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One thing that may cause this that I have observed is if the growing point has been damaged or has rotted. The remainig rhizome tissue, essentially the leaf bases start to produce new growth, effectively creating a new plants. This is the equivelent of lobbing off the top of a typical type plant like a tree. The tree starts to grow one or more side shoots from below the cut region. The biochemical reason for this is that in a plant with a healthy growing tip, the tip is producing hormones that inhibit side shoot development. When the tip is removed the source of the inhibitory hormones is removed so the side shoots can now develop. It is a survival strategy that has evolved, ensuring that if the main growing point is destroyed it can be replaced with a new one. It is likely that VFTs are no different in this respect.

Edited by mantrid

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Hi,

I agree that this is almost certainly due to the presence of the plant growth hormone 6-Benzylaminopurine. How its accessing this is the mystery. I like mantrid's idea as to how, might also be that the soil was contaminated prior to transplanting.

Riaan

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Keep in mind that hormones remain a short time working in the substrate, I have understood that only 7-8 days, so that the division of the plant would only last a few weeks / months. After that, the plant would continue growing normally.

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Keep in mind that hormones remain a short time working in the substrate, I have understood that only 7-8 days, so that the division of the plant would only last a few weeks / months. After that, the plant would continue growing normally.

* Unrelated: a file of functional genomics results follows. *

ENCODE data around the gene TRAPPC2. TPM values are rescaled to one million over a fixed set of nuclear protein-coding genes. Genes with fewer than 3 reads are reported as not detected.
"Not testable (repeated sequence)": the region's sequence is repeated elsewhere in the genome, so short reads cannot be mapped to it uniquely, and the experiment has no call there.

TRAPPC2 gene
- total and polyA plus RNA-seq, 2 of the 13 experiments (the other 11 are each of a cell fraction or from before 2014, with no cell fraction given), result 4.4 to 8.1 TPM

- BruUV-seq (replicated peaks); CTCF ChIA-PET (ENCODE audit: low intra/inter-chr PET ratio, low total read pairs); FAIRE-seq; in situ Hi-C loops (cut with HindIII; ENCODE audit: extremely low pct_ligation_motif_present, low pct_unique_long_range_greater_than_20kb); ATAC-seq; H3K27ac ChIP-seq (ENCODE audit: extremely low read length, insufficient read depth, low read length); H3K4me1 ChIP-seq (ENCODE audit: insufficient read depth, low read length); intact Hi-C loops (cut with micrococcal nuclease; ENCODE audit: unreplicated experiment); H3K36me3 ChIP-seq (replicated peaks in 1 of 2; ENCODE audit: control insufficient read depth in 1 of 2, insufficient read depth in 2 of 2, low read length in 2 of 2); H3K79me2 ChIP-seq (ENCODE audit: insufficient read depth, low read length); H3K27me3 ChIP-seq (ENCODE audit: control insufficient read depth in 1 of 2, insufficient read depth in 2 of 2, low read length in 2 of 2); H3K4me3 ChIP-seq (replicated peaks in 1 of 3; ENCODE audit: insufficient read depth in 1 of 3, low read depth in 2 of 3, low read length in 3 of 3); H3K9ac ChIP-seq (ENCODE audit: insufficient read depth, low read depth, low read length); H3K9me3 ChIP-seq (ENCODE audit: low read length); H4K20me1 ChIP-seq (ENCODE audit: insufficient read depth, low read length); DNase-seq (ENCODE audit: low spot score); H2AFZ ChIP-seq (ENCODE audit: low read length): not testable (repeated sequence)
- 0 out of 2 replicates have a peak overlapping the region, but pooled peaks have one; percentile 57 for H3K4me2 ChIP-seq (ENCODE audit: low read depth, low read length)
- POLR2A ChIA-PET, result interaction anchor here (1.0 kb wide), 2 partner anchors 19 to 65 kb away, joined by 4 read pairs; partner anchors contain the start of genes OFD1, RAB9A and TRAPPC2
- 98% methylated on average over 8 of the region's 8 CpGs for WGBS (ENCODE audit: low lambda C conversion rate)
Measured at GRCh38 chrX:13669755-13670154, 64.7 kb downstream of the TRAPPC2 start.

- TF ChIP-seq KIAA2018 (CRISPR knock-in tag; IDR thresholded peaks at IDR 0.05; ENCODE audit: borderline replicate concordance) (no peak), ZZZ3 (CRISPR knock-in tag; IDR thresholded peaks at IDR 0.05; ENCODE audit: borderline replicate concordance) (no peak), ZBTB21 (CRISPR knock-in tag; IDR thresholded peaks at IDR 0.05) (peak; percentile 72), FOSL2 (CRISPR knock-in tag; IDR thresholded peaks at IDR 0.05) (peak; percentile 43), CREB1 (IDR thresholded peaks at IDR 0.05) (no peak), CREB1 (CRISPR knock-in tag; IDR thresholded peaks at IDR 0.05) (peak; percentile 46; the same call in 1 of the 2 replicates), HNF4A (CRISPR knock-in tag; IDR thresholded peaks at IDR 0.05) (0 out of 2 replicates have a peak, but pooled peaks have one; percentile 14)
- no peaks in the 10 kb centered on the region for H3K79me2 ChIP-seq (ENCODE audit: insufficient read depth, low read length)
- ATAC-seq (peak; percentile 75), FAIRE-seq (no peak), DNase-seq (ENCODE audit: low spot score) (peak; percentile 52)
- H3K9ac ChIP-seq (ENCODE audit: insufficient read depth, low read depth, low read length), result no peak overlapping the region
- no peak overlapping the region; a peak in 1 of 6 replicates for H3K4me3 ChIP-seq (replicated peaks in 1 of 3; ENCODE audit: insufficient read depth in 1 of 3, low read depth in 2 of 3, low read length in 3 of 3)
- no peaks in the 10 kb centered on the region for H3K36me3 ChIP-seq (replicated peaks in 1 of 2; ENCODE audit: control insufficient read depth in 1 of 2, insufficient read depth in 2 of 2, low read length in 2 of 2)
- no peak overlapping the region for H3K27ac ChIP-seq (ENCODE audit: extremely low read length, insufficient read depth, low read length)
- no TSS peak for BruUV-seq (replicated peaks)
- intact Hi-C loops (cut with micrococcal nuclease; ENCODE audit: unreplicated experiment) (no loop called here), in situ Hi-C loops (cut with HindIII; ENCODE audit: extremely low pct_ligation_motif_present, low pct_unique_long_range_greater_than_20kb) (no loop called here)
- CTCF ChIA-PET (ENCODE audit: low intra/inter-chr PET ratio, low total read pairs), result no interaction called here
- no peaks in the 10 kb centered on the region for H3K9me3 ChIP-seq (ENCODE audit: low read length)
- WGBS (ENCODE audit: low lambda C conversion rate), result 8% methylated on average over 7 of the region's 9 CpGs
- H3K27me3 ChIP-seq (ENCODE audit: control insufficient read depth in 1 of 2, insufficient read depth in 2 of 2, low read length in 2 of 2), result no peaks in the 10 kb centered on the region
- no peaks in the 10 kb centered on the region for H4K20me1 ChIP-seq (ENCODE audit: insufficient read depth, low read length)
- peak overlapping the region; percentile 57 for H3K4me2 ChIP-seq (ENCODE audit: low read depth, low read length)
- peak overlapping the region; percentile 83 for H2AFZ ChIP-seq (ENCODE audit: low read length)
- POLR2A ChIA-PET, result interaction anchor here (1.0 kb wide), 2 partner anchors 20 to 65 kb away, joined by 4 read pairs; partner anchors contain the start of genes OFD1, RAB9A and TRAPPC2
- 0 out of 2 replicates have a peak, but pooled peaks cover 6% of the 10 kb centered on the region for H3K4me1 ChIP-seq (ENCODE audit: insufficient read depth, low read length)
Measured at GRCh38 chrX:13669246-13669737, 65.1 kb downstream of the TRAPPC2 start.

Im talking about the natural Cytokinin that the plant is producing that reverses apical dominance, not something that has been added to tissue cultures to cause cell division.

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Hi all,

Thanks for your feedback. This has happened ever since I repotted them 2 seasons ago, this year will be the 3rd growing season in the same soil mix, I've used 50:50 peat, perlite.

This winter Perth had the coldest cold snap on record with the longest number of consecutive days below 2 deg C night temps. Nothing below freezing though. My sarras loved it, showing nice strong healthy spring growth which seems more vigorous than I've seen before.

Perth gets cold enough temps for long enough that my sarras and VFT's, pings etc go through at least or 4 more months of dormancy, so that shouldn't be a problem.

I just had a thought, do VFT's dislike calcium in the water?

My VFT's are starting to emerge from dormancy now so it will be interesting if they grow bigger this year or not.

Another thing I just thought of, when I originally repotted them I had them sitting in a weak solution of superthrive to keep the roots wet while I was dividing up my plants and washing their old roots and removing the old dead traps.

Dave.

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I dont know enough about superthrive Dave, maybe someone else can advise on that bit.

I would assume that vfts wouldnt like calcium in the water as I think this would increase the TDS reading....its recommended for this to be quite low. Are you using tap water? Have you measured the TDS level at all. Though I dont think it would have any bearing on this issue but if high they might not be too happy, it may just be a weird grow pattern if its continually dividing and staying small. If its nice and healthy looking then I'd be inclined not to worry and just watch with interest :) You could try giving it a little extra nutrition to see if that breaks the cycle, feeding it live food if the traps are big enough and its not catching that much or even a bit of fertiliser? (be careful with the latter though , too much can be harmful). I'd see how it goes this season.

We often have lots of time over winter where its below freezing, I'd actually think it would be good for your plants if its been colder than usual as I think your climate is warmer than in their natural habitat so anything closer to that should be a good thing.